Everything must be integrated to succeed.

This is a mantra for Macy’s marketing team, which considers itself an entertainment brand creating “shopper-tainment” experiences.   Macy’s CMO Martine Reardon used the same kind of storytelling approach her team employs to engage customers during her keynote at the DMA Integrated Marketing Week event this morning.   She shared a number of videos to illustrate her points, and to demonstrate the magical and enjoyable interactions between customers and the brand and its employees.

“We put the customer at the center of our strategy, and focus on knowing as much as possible about each customer,” she said.  This includes a “local intelligence” team that guides merchandise decisions by listening and watching customer behavior – in store and online.

There are three key priorities to the Macy’s strategy:

  1. My Macy’s – Creating a personal and regional experience at each of the 800 stores and at macys.com.
  2. Omnichannel – A data-driven media ecosystem where each channel can be both a starting point and a sharing point for any given customer.  “You can push every thing out to every body and wear them out.  We want to serve only the most relevant content to each customer, and recognize each uniquely,” Reardon says.   This is not just a modern buzz word:  A multi-channel buyer is worth up to 2x that of a single channel buyer, she adds.
  3. Magic Selling – A philosophy and training program for selling that leaves every customer feeling inspired and beautiful and understood.  “Our customers want a great experience and will pay more if they find good quality at a great price,” she says.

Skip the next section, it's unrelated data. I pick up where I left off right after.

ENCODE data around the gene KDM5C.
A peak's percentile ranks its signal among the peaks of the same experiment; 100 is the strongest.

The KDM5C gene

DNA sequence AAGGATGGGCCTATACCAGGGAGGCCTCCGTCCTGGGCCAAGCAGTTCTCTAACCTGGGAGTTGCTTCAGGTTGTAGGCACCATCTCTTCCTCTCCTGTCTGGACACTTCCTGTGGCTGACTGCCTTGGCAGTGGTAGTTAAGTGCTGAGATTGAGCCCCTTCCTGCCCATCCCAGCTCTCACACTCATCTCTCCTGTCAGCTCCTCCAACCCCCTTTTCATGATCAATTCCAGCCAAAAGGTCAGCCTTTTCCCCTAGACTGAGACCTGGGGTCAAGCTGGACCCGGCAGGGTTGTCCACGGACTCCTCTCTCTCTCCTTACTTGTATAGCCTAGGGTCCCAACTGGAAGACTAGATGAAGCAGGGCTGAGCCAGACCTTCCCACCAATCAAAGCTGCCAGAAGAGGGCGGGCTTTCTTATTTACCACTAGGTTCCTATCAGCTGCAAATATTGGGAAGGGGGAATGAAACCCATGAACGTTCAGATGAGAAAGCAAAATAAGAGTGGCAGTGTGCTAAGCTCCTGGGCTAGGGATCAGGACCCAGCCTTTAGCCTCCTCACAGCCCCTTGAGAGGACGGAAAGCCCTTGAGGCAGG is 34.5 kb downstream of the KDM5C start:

To operate in this customer-centric way, Macy’s has a well-defined methodology for their “people, process, technology” approach to marketing.

  1. Liberate the data. Make it accessible to everyone and as quickly as possible to inform business decisions.
  2. Be omnichannel.  Meet the customer where they are, every time.
  3. Speed to the ‘now what.”  This is the way Macy’s bring analytics close to the customer and the merchandizing decisions. While the “wow” that Macy’s creates might seem spontaneous, it’s very data driven.
  4. “Bananas and shoes.”  Know everything about the whole shopper, not just her behavior at Macy’s.  This is a very humanistic, whole person approach.
  5. Manage a 360-degree ecosystem.

The result is that the Macy’s brand is everywhere and digital, including efforts to engage 15 mm fans and followers.  “We know how important mobile devices are, and so we often start with a mobile experience, and then build out other channels from there.”

“Marketing owns the consumer and the data, so we are responsible for the experience,” she says.  However, being that steward and being the governor of the data protection doesn’t mean that marketing acts alone.  “We don’t keep the data in the marketing department – we make it accessible to those who are making business decisions in order to create those memorable and repeatable experiences.”

And, that, my friends, is the data-driven magic of Macy’s.

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